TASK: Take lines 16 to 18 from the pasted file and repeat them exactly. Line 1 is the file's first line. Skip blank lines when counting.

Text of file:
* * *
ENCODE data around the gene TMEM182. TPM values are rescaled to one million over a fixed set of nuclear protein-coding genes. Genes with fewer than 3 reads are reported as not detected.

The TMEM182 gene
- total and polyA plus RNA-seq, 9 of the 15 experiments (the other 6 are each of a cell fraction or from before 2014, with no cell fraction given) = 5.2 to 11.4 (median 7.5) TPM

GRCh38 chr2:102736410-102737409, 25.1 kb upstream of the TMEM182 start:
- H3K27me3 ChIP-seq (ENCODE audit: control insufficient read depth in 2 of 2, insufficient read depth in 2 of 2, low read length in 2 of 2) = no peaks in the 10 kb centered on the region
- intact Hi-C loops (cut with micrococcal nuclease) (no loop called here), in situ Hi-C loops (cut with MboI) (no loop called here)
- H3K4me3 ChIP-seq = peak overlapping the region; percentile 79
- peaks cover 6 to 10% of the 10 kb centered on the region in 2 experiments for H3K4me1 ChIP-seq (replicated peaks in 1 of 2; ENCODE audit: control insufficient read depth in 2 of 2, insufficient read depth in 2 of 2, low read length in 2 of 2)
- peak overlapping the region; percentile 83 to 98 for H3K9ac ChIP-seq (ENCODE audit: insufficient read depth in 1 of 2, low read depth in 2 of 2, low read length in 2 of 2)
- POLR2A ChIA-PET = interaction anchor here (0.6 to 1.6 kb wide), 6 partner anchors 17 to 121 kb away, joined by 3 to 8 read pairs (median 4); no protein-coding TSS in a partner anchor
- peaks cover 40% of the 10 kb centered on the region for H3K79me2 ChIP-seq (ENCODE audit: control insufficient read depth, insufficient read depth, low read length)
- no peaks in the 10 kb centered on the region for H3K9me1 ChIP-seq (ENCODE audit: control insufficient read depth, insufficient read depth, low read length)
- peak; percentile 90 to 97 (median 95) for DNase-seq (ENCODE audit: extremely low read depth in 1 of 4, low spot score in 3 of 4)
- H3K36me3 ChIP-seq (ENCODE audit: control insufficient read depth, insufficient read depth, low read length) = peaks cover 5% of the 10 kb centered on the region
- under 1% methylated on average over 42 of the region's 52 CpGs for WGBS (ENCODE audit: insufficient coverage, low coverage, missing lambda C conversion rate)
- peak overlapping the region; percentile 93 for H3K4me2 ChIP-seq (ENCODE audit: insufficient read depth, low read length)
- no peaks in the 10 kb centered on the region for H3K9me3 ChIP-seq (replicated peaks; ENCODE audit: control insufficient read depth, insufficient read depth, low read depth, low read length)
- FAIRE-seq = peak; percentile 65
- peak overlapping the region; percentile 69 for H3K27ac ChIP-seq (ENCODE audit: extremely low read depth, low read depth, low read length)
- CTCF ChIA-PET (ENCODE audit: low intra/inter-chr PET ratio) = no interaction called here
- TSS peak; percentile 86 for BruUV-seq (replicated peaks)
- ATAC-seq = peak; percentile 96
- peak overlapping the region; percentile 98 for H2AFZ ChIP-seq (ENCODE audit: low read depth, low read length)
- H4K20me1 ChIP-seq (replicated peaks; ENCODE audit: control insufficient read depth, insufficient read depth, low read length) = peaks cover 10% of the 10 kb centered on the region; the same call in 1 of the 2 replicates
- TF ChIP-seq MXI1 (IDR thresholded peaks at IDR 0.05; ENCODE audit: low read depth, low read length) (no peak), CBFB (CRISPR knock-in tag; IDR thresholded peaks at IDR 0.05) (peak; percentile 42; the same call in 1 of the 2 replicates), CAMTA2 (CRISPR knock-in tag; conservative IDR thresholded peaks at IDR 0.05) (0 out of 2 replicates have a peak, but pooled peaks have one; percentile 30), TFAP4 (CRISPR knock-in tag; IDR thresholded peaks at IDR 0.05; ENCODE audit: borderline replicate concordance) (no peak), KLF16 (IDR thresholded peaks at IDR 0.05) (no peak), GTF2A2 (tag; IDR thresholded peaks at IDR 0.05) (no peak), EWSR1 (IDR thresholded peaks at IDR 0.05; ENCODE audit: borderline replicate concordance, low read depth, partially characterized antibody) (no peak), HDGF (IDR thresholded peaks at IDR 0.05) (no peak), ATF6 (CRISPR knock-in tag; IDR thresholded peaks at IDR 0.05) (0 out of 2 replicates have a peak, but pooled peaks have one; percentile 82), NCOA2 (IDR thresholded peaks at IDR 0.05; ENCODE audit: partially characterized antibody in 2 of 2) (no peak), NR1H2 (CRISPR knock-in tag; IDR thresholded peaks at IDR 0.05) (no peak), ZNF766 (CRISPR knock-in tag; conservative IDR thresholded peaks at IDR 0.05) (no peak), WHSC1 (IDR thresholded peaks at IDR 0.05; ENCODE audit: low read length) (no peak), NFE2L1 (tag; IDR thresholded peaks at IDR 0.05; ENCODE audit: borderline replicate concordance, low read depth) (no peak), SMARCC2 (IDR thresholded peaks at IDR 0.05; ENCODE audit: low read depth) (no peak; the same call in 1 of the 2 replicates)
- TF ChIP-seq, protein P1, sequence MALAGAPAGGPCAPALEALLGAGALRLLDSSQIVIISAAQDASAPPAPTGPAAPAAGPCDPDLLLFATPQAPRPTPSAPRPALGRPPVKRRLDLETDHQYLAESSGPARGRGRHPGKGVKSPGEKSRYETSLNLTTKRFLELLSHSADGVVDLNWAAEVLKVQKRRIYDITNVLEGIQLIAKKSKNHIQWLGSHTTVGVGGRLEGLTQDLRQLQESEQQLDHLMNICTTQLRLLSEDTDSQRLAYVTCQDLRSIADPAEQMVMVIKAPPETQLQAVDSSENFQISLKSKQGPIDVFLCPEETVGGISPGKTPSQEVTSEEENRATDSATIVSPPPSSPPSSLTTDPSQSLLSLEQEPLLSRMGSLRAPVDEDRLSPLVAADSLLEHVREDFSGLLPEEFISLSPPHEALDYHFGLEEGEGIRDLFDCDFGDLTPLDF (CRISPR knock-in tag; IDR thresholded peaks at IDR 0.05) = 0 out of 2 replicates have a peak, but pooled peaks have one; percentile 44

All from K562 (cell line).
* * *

- peak overlapping the region; percentile 93 for H3K4me2 ChIP-seq (ENCODE audit: insufficient read depth, low read length)
- no peaks in the 10 kb centered on the region for H3K9me3 ChIP-seq (replicated peaks; ENCODE audit: control insufficient read depth, insufficient read depth, low read depth, low read length)
- FAIRE-seq = peak; percentile 65